The evolution of business ecosystems : interspecies competition in the steel industry
System Design and Management Program.
Theodore F. Piepenbrock.
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This thesis contributes toward the building of a theory of the evolution of business ecosystems by exploring the applicability of Piepenbrock's' theoretical framework to a commodity industrial setting, namely the U.S. steel industry from 1860-2010. As the evolution of business ecosystems framework posits the emergence of symbiotic inter-species competition between heterogeneous inter-organizational architectures, this thesis builds grounded theory by expanding Piepenbrock's original theoretical sample to include the following dominant firms in the U.S. steel industry: United States Steel and Bethlehem Steel, representing incumbents and Nucor and Arcelor-Mittal, representing late-entrants. Comparative historical analyses are performed to determine the evolution of the firms' form, function and fitness: specifically their inter-organizational architectures, their strategic choices in both market quantity and technological quality, and the maturity of the steel industry environment in both market quantity and technology quality. The U.S. steel industry is demonstrated to currently be in a mature state, with slowing rates of growth in terms of both market quantity and technology quality (i.e. performance improvement trajectories of products and production processes). During the growth and maturing of this market environment, the inter-organizational architectures of the dominant incumbent firms of United States Steel and Bethlehem Steel appear to have evolved from integral to modular forms. As the market became mature, late-entrant firms of Nucor and Arcelor-Mittal appear to have entered with integral inter-organizational architectures, in which they compete on quality, cost and delivery dimensions enabled through stable long-term growth. The findings of this thesis demonstrate that the evolution of business ecosystems appears to be a reasonably robust theoretical framework, which is useful in explaining why firms in the same industry vary systematically in performance over time. The investigation of inter-species competition in the U.S. steel industry expands the external validity or generalizability of the framework to include commodity industrial settings. The framework captures the evolution of dominant designs in enterprise architectures that oscillate between modular and integral states throughout an industry's life-cycle. Architectural innovation at the extended enterprise level in Nucor and Arcelor-Mittal is demonstrated to contribute to the failure of established firms United States Steel and Bethlehem Steel.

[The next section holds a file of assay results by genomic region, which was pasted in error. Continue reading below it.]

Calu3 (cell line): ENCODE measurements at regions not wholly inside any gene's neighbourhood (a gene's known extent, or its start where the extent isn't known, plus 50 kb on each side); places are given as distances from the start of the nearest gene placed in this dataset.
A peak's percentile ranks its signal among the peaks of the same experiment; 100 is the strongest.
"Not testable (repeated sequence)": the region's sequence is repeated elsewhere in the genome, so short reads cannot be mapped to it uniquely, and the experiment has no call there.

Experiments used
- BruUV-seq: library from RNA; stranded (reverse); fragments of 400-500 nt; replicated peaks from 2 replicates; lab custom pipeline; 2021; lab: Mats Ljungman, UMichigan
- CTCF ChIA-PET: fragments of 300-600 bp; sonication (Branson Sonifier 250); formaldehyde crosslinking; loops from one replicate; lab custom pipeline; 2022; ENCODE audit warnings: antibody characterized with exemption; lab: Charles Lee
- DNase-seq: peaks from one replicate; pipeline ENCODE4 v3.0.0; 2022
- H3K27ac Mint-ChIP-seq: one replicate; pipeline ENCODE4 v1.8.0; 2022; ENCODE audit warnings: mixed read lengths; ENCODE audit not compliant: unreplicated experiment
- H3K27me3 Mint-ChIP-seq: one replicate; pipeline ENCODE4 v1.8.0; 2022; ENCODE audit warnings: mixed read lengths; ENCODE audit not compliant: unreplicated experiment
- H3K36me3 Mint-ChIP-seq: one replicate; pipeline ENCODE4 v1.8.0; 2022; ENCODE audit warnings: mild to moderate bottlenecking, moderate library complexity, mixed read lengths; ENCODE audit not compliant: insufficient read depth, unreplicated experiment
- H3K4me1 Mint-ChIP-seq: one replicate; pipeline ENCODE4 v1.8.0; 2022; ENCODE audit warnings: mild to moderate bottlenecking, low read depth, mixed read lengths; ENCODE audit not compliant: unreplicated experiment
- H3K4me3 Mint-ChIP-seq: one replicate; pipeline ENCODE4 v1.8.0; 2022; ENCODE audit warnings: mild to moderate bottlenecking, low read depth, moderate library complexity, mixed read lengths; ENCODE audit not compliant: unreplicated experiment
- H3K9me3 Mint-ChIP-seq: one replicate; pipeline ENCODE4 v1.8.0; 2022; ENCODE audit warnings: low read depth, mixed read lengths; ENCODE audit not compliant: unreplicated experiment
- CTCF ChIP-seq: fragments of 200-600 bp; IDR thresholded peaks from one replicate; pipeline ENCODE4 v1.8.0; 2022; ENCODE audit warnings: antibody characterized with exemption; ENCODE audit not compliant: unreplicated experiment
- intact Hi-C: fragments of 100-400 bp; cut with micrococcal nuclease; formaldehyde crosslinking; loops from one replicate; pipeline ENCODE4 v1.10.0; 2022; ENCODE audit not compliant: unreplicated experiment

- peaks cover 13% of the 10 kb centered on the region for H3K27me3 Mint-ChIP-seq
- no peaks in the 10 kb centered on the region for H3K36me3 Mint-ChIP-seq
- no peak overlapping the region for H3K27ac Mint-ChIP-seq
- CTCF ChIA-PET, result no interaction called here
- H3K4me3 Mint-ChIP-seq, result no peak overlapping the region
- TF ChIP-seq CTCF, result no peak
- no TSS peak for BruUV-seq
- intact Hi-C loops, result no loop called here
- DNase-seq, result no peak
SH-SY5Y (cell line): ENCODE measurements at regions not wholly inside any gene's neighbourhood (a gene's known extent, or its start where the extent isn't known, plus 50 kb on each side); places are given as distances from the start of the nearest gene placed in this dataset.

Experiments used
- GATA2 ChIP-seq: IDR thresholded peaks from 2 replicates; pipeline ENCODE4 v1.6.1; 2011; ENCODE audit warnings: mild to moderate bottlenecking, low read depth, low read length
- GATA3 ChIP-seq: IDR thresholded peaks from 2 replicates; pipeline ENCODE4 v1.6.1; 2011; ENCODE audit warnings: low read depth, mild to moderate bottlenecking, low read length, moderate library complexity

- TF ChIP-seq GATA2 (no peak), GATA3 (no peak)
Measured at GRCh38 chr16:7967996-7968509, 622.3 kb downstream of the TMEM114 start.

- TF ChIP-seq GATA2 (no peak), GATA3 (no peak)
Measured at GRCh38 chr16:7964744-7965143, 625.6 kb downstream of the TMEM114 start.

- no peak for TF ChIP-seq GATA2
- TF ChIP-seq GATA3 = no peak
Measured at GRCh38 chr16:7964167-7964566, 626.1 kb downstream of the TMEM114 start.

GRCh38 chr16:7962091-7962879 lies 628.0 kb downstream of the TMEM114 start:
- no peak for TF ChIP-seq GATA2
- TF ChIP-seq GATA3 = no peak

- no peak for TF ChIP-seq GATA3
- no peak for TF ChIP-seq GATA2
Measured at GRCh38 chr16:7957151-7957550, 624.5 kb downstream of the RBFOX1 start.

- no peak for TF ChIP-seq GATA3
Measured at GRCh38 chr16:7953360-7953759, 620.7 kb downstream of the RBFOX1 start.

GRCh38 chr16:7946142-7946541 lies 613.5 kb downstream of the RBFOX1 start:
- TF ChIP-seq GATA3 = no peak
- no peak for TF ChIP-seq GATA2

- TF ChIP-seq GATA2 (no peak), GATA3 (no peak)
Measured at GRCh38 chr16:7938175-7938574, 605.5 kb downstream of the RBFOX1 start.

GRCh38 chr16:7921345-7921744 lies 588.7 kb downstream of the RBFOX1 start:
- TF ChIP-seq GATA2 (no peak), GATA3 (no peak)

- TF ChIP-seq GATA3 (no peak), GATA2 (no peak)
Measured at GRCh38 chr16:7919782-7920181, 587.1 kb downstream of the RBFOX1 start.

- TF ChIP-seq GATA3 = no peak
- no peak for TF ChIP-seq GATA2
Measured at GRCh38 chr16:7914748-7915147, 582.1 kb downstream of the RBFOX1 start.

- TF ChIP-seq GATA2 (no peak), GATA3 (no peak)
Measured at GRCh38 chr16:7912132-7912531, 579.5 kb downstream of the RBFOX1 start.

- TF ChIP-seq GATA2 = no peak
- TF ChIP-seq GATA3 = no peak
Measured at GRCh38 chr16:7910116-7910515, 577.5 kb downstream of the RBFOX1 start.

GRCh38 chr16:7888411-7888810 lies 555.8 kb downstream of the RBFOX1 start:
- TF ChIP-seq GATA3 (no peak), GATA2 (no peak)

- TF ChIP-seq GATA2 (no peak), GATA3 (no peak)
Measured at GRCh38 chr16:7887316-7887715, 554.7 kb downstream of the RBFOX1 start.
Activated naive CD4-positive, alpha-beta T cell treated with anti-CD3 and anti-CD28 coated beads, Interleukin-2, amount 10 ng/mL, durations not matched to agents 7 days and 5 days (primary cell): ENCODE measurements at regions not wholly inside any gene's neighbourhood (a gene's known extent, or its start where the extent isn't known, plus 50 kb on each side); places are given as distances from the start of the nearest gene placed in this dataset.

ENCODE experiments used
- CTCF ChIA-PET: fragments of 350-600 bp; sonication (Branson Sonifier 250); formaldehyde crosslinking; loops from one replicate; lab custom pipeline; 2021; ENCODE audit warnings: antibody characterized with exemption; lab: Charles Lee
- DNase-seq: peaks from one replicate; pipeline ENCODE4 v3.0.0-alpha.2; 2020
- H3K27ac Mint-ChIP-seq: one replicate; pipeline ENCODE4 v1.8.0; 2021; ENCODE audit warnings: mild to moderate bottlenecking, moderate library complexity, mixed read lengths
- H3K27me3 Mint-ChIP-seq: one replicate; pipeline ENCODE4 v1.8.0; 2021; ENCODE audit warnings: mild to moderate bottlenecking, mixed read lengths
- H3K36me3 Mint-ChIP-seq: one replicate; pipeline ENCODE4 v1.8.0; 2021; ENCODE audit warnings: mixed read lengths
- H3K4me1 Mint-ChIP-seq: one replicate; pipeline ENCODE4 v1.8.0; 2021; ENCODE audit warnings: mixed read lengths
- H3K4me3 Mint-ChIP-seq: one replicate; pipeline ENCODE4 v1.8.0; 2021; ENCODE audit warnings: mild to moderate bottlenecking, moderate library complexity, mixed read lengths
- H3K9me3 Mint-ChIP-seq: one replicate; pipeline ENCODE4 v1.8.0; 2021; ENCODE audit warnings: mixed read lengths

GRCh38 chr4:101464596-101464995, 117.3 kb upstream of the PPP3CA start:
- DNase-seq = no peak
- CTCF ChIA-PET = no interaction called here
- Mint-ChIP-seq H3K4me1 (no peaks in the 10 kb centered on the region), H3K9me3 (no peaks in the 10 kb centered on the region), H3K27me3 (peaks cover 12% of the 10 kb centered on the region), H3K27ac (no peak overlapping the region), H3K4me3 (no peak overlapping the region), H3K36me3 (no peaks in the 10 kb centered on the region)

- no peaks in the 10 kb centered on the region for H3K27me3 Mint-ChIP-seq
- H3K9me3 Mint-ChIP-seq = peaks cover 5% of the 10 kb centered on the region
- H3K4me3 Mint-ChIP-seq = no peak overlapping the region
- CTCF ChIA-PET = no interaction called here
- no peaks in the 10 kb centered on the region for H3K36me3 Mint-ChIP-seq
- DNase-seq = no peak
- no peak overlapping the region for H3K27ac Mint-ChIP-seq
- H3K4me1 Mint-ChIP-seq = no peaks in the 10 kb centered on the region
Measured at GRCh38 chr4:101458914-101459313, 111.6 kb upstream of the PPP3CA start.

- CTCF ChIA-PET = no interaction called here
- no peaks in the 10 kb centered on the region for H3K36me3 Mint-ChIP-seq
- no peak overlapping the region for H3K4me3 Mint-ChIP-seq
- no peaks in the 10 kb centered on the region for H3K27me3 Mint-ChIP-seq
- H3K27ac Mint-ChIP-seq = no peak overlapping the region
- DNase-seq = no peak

Thesis (S.M. in System Design and Management)--Massachusetts Institute of Technology, Engineering Systems Division, 2010.Cataloged from PDF version of thesis.Includes bibliographical references (p. 101-104).
DepartmentMassachusetts Institute of Technology. Engineering Systems Division.; System Design and Management Program.; Massachusetts Institute of Technology. Engineering Systems Division
Massachusetts Institute of Technology
Engineering Systems Division., System Design and Management Program.